Being sick as a child taught me about strength, survival, and resilience

You CAN do this.
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Jacob Ralston

Four years ago, I received a diagnosis that has changed my life. In 2012 at age eight, I was diagnosed with severe Crohn's disease. Actually, I was initially diagnosed with ulcerative colitis. They're both inflammatory bowel diseases that can be difficult for doctors to tell apart. In my case, the inflammation was found only in my colon, so since I didn't have any other symptoms of Crohn's or granulomas present, my doctors believed it was ulcerative colitis the whole time.

Over the next several years, I would have many ER visits, hospitalizations, and medical appointments. I've been wheeled into the operating room 13 times. One of those visits I had a colectomy where surgeons removed my entire colon and out of that ordeal, I gained a fancy ostomy bag for collecting poop. I donated my colon to science to help find a cure for this disease so hopefully others wouldn't have to go through the same struggles as me. After my colectomy, things were still looking bad inside, so the doctors were thinking that I might have to have a major part of my small intestine removed too. 

I've had so many medical treatments and procedures, it's overwhelming. At one point I was taking about 18 different pills, and each medication brought new side effects (some of them tolerable, some of them a nightmare) but treatment after treatment failed to control the symptoms so I kept getting sicker and sicker. The Remicade dramatically failed, leaving me with bleeding psoriasis all over my entire body, I did worry that we'd never find a treatment that worked. It's basically trial and error to find the right combo that works well for each patient. The Stelara injections they started me on were, and still are, quite new to treating IBD and not always effective. But taking a chance to see if it helped without major side effects was worth the risk compared to more surgery or doing nothing. A year later and I'm no longer at risk (at the moment) for losing part of my small intestine. In fact, things look almost normal inside! After four long years, my Crohn's is finally starting to get under control.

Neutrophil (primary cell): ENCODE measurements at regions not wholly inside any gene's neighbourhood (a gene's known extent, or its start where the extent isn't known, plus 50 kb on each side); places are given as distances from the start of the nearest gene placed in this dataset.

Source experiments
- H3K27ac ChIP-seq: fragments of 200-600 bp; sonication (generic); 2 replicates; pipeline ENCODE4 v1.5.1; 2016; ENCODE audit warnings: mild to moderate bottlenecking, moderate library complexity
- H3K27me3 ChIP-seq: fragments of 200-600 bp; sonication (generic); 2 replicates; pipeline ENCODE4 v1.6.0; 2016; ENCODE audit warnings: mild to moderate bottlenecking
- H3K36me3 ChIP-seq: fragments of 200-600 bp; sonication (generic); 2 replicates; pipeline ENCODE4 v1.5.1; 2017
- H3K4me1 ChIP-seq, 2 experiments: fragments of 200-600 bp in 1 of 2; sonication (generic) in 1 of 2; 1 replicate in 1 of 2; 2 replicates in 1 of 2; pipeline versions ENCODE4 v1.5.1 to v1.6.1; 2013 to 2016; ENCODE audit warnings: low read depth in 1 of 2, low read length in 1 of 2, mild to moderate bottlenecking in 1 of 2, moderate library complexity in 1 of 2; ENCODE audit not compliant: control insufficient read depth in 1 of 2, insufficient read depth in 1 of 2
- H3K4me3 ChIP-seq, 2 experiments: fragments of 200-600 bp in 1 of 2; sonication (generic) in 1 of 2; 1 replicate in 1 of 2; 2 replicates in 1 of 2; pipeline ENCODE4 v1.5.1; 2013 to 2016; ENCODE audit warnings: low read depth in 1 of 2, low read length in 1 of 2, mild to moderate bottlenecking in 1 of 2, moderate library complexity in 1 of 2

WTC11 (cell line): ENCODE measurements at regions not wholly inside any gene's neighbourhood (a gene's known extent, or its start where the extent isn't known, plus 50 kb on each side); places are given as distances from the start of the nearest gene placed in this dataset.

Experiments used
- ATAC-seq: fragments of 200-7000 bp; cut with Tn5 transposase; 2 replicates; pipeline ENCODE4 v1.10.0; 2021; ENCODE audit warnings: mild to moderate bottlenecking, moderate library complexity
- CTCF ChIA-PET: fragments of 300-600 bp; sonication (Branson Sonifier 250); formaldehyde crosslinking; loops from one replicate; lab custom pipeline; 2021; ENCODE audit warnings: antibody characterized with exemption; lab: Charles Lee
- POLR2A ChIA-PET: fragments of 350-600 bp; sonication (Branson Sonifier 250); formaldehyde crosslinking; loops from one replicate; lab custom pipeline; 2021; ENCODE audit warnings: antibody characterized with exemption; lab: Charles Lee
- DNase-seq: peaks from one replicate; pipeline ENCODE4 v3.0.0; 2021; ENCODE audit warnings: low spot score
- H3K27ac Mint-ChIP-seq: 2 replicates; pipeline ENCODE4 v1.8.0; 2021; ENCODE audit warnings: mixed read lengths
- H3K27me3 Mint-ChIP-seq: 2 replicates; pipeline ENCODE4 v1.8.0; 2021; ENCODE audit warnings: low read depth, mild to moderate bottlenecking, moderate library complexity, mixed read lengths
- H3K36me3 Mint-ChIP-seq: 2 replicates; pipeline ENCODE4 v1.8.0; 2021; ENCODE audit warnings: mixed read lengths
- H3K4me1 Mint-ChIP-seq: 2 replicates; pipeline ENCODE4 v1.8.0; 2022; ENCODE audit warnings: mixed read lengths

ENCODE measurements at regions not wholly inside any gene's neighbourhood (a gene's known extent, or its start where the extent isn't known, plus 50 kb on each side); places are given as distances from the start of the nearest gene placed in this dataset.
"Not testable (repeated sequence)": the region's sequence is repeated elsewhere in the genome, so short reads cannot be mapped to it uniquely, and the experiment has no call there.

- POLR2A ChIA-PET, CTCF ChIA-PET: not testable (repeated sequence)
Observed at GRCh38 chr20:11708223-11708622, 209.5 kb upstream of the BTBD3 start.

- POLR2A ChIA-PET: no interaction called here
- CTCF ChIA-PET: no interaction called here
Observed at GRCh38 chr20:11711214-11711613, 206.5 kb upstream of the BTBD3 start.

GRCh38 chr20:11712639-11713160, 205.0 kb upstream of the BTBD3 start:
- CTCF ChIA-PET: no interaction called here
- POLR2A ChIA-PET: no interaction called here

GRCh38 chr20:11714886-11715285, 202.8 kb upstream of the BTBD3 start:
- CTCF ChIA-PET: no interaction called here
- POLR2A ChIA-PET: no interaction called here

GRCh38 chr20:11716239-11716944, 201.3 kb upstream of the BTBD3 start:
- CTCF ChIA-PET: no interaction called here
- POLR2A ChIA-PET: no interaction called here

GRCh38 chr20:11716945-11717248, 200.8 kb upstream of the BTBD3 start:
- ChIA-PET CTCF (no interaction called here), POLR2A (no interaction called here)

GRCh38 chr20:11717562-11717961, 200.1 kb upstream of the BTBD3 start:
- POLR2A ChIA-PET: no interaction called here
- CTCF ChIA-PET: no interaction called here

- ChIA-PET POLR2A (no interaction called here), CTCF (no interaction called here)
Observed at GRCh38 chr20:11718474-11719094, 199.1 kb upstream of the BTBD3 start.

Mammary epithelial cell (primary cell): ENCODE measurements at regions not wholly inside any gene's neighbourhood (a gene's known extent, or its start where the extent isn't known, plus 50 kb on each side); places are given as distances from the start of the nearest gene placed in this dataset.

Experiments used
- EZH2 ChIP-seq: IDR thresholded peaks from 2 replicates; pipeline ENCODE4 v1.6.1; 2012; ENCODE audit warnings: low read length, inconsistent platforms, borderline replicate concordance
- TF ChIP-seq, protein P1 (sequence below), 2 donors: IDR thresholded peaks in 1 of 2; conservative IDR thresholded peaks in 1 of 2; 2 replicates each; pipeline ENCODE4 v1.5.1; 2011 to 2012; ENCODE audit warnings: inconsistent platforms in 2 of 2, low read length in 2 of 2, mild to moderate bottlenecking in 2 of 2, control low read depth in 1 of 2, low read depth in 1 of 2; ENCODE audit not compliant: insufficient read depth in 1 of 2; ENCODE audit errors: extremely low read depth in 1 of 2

I'm ready to go to the OR room!! See you all soon!

Despite disappointment after disappointment, going through all of this has taught me a lot about strength, survival, and resilience. It's also taught me about hope and patience, but the main thing I want to pass along to others is HOPE. I worried about my future and what it would be like. Would I still be able to achieve my dreams of being a scientist? Could I still attend school? Am I going to spend my childhood with doctors and nurses?

You got to keep trying. There is no failure as long as you don't give up. Keep moving forward. You CAN do this. Change is scary, but if you don't do something things will stay the same. Keep your head up. It does take time to find the right combo of treatments, but when you do it's a major accomplishment. 

Through all of this, I knew I wanted to do something to help others going through similar struggles. A few years ago I asked my mom if we could raise money to transform the treatment rooms at Sick Kids Hospital into a child-friendly place of hope and healing. I envisioned a colorful bubble-tube machine as a source of distraction. I wanted each room to get a fresh coat of paint in a relaxing color (I find the yellowness of the room hard to look at), and cloud panels to cover the fluorescent ceiling lights. Your donation to Jacobs Healing Rooms will help me make this wish come true. These new rooms will bring happiness to kids who are in the hospital and give them HOPE for a brighter future.